The column Millennial Voices provides a platform for young people (past and current students at the Cave Hill Campus) to express their views on issues related to national, as well as regional developments. Effective citizenship requires that all members of society are able to contribute to constructive dialogue on areas that impact political life and social well- being. Democracy requires that liberty be actualised in various ways, inclusive of freedom of speech.
by Shadeisha George-Mattis
Earlier this year, one of my colleagues contributed to this column by writing an article titled The Power of the Youth Vote. In that article, my final year friend proposed a rather viable and sound argument, defending why the youth of our generation have become uninterested in exercising the democratic right of voting. Pertinent issues that bedevil electoral democracies in the Caribbean were brought to the fore and were ultimately buttressed on the central argument that we (millennials) “are not lazy, ignorant, and narcissistic as the current narrative suggests. We are, however, frustrated with the current brand of politics.” Without question, such an argument presents itself as vastly defensive and, to a very large extent, emotional. However, I agree with, and applaud the efforts of the writer to act as a sounding board where our democratic involvement is concerned. I also agree that matters pertaining to patron clientelism must be curbed or eliminated, but I hold dear to the belief that these arguments are not enough to counter the perspective that the youth of this generation should be uninterested in voting, owing to their “frustration”. Here’s why:
It is often said that emotion powers intellect. Therefore, it is at this juncture that I will admit that the ensuing discussion was fueled after looking at Selma– a film that ultimately highlights the struggle for adult suffrage in the desegregated South in 1965. It was then, in that moment, that I became one with my fore parents. It was while looking at this poignantly moving film that I was, once again, reminded of how close each of us is to our own history; that voting is as much about my great-grandmother as it is about me, and that we forget too easily. Thus, although we are not “lazy and ignorant”, we are indeed narcissistic.
Consider the following: My great-grandmother is ninety years old. Simple mathematics allows us to know that she was born in 1927. I am in 1927, are you? At the time, there was no Unity Labour Party, no Barbados Labour Party or United Workers Party. No! Instead, the governmental system of the day in the British West Indies was Crown Colony Government which essentially means that the independent states that we were born into once served as overseas territories which underwent colonial administration by Britain. If that does not do enough to pique your interest, be reminded that the labour riots had not yet occurred. Be reminded that the Moyne Commission was non-existent. More importantly, be reminded that adult suffrage did not constitute the realm of possibilities to be captured by my great- grandmother who is still alive.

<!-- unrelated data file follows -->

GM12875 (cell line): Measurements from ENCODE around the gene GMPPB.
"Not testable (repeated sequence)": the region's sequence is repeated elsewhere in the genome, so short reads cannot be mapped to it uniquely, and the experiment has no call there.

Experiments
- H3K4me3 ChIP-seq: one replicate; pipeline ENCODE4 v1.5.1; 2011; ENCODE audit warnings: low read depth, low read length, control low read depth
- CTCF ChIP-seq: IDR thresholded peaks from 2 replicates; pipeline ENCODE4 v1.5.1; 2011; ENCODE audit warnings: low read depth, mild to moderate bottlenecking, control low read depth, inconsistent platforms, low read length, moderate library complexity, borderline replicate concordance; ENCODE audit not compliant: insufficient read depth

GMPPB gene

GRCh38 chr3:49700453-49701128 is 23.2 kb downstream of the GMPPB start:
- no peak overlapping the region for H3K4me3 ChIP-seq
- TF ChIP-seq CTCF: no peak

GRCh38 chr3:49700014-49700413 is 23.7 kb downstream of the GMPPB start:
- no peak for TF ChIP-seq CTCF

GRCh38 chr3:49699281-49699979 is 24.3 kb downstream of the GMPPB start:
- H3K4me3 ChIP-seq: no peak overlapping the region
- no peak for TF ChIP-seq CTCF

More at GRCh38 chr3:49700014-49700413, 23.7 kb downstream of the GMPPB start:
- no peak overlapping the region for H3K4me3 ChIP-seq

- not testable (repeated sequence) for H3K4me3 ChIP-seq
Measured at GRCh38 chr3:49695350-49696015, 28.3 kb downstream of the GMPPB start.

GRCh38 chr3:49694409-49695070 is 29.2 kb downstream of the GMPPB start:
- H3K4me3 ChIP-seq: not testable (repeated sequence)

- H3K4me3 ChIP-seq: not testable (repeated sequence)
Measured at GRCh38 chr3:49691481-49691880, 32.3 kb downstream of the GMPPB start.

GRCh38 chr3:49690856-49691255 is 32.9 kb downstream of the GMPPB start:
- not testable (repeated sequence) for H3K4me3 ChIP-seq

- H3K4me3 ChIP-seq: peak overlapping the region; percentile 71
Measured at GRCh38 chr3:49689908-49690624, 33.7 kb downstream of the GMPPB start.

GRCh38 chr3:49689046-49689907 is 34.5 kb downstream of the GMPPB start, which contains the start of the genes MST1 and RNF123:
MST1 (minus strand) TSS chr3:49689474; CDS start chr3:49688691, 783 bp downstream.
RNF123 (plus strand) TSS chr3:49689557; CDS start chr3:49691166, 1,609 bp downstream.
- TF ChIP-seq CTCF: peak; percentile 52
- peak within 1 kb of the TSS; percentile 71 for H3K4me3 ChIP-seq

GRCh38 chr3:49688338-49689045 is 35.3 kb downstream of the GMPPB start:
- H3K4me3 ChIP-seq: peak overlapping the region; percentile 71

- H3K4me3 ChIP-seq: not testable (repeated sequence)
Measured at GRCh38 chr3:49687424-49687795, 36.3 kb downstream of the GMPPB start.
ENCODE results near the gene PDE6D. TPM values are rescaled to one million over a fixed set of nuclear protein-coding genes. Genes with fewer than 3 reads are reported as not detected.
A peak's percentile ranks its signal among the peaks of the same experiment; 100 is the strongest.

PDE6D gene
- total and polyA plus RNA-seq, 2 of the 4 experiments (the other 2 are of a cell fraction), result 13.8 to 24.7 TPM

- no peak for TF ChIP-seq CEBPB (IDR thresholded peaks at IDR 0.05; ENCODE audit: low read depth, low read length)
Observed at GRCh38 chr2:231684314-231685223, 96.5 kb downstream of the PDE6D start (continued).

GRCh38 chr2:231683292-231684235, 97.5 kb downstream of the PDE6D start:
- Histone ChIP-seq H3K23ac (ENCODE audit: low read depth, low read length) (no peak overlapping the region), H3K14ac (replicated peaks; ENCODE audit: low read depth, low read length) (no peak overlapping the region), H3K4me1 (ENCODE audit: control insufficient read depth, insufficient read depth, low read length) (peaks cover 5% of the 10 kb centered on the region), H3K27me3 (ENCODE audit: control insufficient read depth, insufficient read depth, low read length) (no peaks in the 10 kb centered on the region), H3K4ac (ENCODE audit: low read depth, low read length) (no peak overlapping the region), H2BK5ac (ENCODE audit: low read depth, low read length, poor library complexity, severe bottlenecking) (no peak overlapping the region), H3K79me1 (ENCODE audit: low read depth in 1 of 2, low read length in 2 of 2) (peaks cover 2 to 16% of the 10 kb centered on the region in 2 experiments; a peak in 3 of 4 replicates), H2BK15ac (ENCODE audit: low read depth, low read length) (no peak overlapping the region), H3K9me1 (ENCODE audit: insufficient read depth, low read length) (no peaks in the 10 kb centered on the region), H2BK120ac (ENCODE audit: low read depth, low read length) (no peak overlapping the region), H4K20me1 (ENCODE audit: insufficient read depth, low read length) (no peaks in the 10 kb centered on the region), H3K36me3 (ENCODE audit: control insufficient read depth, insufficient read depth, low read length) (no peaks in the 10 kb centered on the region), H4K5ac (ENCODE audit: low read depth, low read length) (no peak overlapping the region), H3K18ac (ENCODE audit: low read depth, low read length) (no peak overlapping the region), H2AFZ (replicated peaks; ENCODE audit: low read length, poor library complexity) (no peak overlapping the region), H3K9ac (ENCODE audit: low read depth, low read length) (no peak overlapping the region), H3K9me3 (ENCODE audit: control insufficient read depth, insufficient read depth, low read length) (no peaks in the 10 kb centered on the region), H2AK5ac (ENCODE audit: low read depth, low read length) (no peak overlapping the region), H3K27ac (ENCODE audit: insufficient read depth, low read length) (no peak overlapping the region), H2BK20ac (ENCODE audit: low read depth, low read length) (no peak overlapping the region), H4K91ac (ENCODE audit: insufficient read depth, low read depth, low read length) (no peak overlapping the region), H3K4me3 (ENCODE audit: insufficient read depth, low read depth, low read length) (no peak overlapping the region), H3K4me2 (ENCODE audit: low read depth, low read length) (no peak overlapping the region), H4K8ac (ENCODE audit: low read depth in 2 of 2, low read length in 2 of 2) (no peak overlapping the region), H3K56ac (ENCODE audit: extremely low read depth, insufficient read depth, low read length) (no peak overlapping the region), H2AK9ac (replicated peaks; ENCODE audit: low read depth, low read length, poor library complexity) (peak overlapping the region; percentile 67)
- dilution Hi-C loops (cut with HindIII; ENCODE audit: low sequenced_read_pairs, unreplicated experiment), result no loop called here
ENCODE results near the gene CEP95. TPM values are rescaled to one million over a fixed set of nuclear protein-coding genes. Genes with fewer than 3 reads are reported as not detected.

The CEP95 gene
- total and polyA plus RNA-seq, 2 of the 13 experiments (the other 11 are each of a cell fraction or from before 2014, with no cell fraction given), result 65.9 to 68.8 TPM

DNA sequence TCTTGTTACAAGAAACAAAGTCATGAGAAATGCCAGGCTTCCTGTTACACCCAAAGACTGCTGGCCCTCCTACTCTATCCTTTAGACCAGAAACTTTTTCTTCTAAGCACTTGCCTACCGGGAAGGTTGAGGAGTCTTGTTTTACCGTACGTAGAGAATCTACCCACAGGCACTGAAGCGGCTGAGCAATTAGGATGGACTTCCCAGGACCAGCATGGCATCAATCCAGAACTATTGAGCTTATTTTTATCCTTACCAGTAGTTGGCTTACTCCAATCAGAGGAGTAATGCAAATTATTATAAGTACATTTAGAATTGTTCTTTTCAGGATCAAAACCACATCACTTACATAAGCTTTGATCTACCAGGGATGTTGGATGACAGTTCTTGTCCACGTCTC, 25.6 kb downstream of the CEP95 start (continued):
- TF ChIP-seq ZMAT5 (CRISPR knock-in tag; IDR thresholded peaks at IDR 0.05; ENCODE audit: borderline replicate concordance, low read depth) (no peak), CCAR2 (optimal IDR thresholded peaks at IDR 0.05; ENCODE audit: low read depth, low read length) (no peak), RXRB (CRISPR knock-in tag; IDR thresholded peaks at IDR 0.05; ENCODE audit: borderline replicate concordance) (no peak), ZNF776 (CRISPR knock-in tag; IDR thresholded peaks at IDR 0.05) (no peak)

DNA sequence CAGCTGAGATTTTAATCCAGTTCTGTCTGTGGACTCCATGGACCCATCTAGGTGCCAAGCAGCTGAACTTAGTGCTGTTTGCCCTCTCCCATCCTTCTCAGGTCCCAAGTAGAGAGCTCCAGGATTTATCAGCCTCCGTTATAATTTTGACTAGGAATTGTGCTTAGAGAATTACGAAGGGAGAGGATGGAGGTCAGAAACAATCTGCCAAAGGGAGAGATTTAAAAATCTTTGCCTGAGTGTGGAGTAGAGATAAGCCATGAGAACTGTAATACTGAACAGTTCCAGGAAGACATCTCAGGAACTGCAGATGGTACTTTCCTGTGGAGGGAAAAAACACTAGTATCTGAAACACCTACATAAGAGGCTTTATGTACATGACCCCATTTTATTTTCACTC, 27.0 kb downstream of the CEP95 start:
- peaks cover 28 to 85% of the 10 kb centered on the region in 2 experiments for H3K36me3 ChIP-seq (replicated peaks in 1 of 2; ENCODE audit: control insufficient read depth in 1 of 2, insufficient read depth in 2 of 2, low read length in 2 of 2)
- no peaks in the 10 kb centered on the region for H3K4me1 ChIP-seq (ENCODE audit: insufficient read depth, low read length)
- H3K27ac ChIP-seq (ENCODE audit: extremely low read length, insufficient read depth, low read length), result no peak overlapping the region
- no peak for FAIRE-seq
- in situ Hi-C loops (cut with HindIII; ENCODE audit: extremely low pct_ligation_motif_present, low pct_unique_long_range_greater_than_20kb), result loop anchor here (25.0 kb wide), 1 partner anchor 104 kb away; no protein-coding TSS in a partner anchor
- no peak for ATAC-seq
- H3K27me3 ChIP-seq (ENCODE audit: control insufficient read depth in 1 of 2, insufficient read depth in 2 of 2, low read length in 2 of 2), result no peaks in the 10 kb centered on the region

Millennials, do you understand what it means to be alive at a time when you had to prove that you were worthy of casting a vote? This is no fable, just ask your grandmother. The experiences they endured were real. However, it is difficult for us as millennials to come face-to-face with the struggles endured by those who have gone before us because we have become so self-absorbed and entangled in a web of distractions that cause us to feel entitled to these privileges. As a result, we now take voting for granted. Moreover, the fact that we are often unable to identify with the needs and wants of preceding generations tremendously hinders us from being a truly radical bunch. What is more, is the sad reality that we have now adopted a decontextualized approach to history that hinders us from making voting sustainable and also from being intellectually receptive and invested. Thus, it is this lack of awareness of and respect for history that have thrust us into an abyss whereby we have become both emotionally and historically disconnected. Sad indeed!
Therefore, in light of the Barbados General Elections, VOTE! On Thursday 24th May, vote because your life depends on it. Vote, because politics is at the epicentre of all of your interactions and the things you love. Vote, because your grandparents didn’t have the opportunity to. Vote because, contrary to popular belief, it counts. Are you dejected? Vote! Do it “fuh de culture!”
(Shadeisha George-Mattis (firstname.lastname@example.org) is a final year undergraduate student at the Cave Hill Campus pursuing political science with international relations).